Lean on me: Leaning house in South Korea by PRAUD

Convention is getting less and less attractive. That must have been the mindset of the architects at PRAUD when they chose to make their house Lean as opposed to the norm of an upright structure.

Located in a hilly region of South Korea, close to the Chungpyong Lake, the house sits on a challenging site with regard to its surrounding topography and orientation. As such, the architects first had to solve the positioning of the house to get optimal comfort. To this end, the house receives southern sunlight with views of the lake while the house is oriented to the East following the site’s topography. The basic idea or concept of the house, was to lift a typical box at an angle creating space underneath to add to the volume of the box and provide more value and amenity.

The resultant shape and idea not only forms the geometric mass of the building, but, acts also as the structural system, employing a frame structure around the box which supported vertically by columns that envelope the aforementioned space underneath. As a result there are no redundant structural elements.
The entirety of the idea for the building stems from an architectural vocabulary that PRAUD has been developing called “Topology&Typology”. In a nutshell, this ‘vocabulary’, seeks to find harmony between the architectural form and the system/ architectural language of the time.

Now the Design. The idea to lift the proverbial ‘box’ as shown above is the linch pin in this design. It is from this point that the home is able to lean and at the same time gain a significant amount of space underneath the higher part of the leaning ‘box’. It forms a large shaded family terrace that would probably serve multiple functions aside from being the main entrance into the building.
Surprisingly, the interior spaces are not wildly sized and some may even cite them as small, but, I’d call them cute and appropriate for a single room home. Could more rooms have been included, quite possibly, but the client requirements probably didn’t exceed the one. So, on the ground floor, one fairly large space is ‘partitioned’ into Living, Dining, Kitchen and W/C with a staircase along the boundary wall, that takes you to a reading loft, with a nice open feel extending to the floor below. This first floor features only the reading loft and a slightly narrow master suite with the prominent balcony.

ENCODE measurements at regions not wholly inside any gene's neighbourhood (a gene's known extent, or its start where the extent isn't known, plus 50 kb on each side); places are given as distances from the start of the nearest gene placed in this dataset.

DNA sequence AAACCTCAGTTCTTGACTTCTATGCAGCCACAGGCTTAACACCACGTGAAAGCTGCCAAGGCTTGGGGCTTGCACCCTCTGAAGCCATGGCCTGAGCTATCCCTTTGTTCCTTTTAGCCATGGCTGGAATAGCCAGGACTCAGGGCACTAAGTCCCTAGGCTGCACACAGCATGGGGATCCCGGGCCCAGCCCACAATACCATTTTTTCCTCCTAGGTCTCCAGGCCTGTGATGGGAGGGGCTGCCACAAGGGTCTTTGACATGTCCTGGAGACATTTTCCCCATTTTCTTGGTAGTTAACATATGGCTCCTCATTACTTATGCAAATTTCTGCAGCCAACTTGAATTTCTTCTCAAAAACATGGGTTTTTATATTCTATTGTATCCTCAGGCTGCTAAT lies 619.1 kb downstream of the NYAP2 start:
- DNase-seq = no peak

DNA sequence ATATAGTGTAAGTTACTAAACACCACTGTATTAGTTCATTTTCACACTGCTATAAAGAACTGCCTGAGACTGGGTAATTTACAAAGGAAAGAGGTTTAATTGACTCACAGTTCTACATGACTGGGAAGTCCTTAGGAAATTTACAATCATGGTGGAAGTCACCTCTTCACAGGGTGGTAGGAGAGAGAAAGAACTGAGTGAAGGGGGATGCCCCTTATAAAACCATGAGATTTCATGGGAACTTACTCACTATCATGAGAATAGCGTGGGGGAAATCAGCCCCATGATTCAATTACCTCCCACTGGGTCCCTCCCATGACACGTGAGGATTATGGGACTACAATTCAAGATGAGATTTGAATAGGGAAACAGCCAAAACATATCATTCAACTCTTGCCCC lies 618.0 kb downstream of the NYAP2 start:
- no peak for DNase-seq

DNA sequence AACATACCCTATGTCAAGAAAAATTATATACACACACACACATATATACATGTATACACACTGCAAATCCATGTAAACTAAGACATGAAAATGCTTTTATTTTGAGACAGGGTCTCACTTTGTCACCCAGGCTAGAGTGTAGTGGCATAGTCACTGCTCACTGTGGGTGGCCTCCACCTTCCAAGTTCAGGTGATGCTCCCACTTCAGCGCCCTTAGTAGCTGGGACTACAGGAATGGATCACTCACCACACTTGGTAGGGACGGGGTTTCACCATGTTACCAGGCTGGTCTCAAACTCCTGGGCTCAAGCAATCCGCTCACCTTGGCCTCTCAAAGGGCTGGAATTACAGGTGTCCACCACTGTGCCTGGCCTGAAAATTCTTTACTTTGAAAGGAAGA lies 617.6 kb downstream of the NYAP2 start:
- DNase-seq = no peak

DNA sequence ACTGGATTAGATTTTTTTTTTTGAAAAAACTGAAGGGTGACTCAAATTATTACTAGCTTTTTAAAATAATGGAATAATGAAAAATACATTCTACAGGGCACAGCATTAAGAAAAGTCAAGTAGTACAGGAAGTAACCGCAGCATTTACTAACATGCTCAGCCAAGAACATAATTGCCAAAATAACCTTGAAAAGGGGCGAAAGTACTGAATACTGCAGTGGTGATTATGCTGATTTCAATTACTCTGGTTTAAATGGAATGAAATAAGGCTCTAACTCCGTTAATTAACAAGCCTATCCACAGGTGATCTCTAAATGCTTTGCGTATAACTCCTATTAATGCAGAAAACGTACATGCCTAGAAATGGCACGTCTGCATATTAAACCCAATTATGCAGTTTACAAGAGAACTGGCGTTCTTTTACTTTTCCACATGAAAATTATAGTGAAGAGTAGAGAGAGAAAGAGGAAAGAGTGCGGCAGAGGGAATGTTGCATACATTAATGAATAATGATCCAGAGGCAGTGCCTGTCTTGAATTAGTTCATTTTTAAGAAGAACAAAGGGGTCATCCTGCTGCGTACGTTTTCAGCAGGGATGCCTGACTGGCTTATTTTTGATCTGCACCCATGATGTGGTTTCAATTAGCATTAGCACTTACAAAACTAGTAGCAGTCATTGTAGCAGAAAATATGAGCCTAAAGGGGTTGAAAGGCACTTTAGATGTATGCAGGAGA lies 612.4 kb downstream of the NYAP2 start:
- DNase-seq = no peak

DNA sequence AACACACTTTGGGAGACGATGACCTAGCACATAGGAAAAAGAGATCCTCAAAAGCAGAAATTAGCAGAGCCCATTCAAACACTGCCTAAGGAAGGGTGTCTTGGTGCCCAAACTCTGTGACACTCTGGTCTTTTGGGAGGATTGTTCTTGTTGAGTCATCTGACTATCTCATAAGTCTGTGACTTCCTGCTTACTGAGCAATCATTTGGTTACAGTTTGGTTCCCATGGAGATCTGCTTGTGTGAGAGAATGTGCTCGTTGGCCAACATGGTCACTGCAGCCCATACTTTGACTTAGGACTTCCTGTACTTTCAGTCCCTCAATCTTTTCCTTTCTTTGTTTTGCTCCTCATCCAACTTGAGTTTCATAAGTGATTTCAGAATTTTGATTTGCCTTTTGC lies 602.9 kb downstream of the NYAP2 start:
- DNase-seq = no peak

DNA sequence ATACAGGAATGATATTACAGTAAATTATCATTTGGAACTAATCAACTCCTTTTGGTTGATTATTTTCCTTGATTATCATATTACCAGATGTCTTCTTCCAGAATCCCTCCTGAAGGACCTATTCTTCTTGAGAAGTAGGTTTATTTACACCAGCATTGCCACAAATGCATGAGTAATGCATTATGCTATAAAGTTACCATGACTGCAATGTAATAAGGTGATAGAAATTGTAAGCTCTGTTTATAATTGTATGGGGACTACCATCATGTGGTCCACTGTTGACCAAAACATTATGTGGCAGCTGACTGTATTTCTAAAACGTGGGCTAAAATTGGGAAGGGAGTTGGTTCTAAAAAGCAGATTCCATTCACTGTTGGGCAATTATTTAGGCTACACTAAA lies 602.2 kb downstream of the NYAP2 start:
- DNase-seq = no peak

I somehow wish, there was more to the interior, in terms of spaces and design but, a minimalist approach seemed to suffice. Clean wood floors and accents along with white walls and ceilings make for a simple space but, this is made up for on the exterior.
With Texture and pattern, the exterior materials and treatment, lends itself to the concept of the building. The ‘box’ is wrapped in Zinc, and NO! not the type we use in Nigeria to cordon off ‘top secret’ building sites, but a Zinc cladding material that serves as  roof, siding and exterior ceiling. Its continuous diagonal ribbing adds a certain texture to the inclined ‘box’, emphasizing the angularity of it all. The supporting structure of this inclined box is basically clad with a curtain system of glass panels, giving it the name ‘glass box’. This offers a simple yet striking facade that doesn’t try to hard to stand out but  ultimately does, in a good way.

Angular Cladding lends character to this peculiar home in South Korea.

Construction on the Leaning House, finished late August 2014 with the owners since moved in. Here are some images of how it got started, how it got its lean, and whole lot of steel reinforcements awaiting their concrete concubine. Really cool and informative.

If you’d like to learn more and see more images about the construction of the Leaning House, check out PRAUD’s Blog
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